Today’s “Sound Bites” is quite unlike most others that I’ve written up. The point of these is usually to give the fine readers something to spice up their iTunes playlist with. There is no focus other than to empty out my Chrome bookmarks of a few songs that I’ve been storing.
Today I have a more specific goal. I will be doing an artist feature. I will be doing a sort of survey of a bunch of songs by a single artist. Today’s artist is a certain European artist who came highly recommended by a coworker of mine. As skeptical as I am of… well, just about everything, I still felt I should give it a chance. And I was somewhere between pleasantly surprised and deeply impressed.
The artist who will be the focus of today’s “Sound Bites” is Stromae. While quite popular in Europe, I must confess that I hadn’t heard of him until just a few weeks ago. His music can probably best be described as a synthesis of exotic French melodic rap with good ol’ Euro-synth dance music. However, that description doesn’t really do justice to the spectacle of Stromae. His artistry comes in the way he uses the French language to craft meaningful and deep lyrics without delving into pretension. His music is universal in it’s message, to the point where even despite my rudimentary knowledge of French (plus some handy closed captions here and there), the point of each song was loud and clear. It helps that along with his music, his music videos are extremely well-crafted.
Well, I can rave forever, but why don’t I start giving you something to chew on?
1. Tous les mêmes (Racine Carrée)
When my friend recommended that I listen to a guy called Stromae, I looked him up and his face…. well, it didn’t give me much hope. The guy looked like a cheerful, skinny, effeminate weirdo. What kind of music could this guy make? Am I gonna get some Bjorn stuff? C’mon.
And then I saw “Tous les memes”. And I heard his voice. And I was floored.
The thing that struck me the most was how much attitude it had. From his picture, I had imagined a voice, but it was way off the mark. Stromae’s control, range and depth of vocal tones is incredible. My surprise quickly turned in awe and appreciation, as I was happy to be proven wrong.
The next song up is the song that the person who recommended Stromae to me says is her favorite. The video ended up being viral for a time, at least in Europe. You know what they say about art imitating life? This is an example of that boundary between the 2 being made very thin.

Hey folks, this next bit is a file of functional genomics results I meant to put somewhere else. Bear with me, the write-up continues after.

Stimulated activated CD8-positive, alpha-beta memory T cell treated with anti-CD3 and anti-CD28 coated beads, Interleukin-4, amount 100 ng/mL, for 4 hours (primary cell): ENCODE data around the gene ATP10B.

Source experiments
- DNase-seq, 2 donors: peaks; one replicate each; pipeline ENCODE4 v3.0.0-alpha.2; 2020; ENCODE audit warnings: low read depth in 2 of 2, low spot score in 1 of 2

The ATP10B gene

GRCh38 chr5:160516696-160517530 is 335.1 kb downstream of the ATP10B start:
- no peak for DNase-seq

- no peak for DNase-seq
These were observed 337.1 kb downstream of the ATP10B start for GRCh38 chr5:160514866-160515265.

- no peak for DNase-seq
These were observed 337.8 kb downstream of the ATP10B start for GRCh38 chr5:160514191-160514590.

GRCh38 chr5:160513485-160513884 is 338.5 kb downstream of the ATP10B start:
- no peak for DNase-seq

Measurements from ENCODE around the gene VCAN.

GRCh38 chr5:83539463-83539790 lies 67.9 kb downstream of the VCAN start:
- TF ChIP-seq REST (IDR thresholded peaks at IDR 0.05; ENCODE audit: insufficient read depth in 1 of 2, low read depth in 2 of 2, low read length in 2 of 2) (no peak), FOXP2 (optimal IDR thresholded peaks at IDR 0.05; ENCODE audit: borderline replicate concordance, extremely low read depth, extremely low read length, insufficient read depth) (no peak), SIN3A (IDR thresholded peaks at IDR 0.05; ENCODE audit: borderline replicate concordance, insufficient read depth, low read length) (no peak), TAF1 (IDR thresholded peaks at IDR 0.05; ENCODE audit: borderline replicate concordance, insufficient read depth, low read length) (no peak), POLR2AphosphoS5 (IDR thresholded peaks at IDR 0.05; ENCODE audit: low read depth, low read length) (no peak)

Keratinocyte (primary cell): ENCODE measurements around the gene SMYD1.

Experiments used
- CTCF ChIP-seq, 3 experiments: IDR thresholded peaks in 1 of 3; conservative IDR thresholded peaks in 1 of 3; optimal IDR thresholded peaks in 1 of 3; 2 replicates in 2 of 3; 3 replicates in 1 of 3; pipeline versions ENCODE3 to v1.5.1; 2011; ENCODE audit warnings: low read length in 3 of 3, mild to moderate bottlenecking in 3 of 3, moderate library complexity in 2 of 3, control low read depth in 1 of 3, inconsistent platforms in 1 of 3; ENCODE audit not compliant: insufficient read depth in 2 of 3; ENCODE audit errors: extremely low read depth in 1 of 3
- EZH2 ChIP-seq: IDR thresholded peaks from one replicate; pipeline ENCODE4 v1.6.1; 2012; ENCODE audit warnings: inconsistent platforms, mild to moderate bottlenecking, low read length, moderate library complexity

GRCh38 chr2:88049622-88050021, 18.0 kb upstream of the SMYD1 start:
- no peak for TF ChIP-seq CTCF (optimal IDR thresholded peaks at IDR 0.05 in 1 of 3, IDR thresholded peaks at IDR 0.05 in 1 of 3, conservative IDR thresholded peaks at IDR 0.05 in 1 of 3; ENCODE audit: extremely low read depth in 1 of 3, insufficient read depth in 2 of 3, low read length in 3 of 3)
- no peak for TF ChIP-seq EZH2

2. Formidable (Racine Carrée)
Ostensibly a drunken rampage by a strung out pop star who drank too much the night before, this bizarre performance art/April Fool’s Joke played upon Europe was only one part of Stromae’s Formidable. Essentially, it’s a break up song. However, as those of you who are familiar with American pop hits these days, the break up song has been done to death. It is standard fare that has, over the years, become formulaic and devoid of the emotion that made it so meaningful.
What Stromae is able to do is string together a tale through bits and pieces as told in the voice of the one experiencing it, and the performance and it’s execution play a part in the song. It isn’t just key words and phrases like, “Don’t ever leave me”, or “We were meant to be together” and such. There is a passion in the earnestness and the honesty. Overall, he finds a way to take the old formula and make it somehow extremely original.
For this next song, we have a song that that shows the range of Stromae’s imagination breaking outside of just music.
3. Papaoutai (Racine Carrée)
While in Formidable Stromae is able to use language, deception and committed performance to craft his art, Papaoutai uses dance and choreography to tell a story. And the result is just amazing. The styles of the dance, mixed with the costumes and the set direction and artistry is just amazing in its effectiveness. Not much more I can say, just watch it for yourself.
For the last tune, we have my favorite of Stromae’s.
4. Alors On Dance (Cheese)
Considered by many as the song that made people notice him, Alors On Dance is, like many of Stromae’s songs, actually really depressing upon inspection. Essentially, this song presents a fatalistic view of the world and life in the modern urban utopia, but wrapped in the trappings of a techno dance number. The juxtaposition is simple and amazing, and I love it.
Well, that’s all for now. I hope I’ve introduced you to some great music. Thanks for reading and have a great day.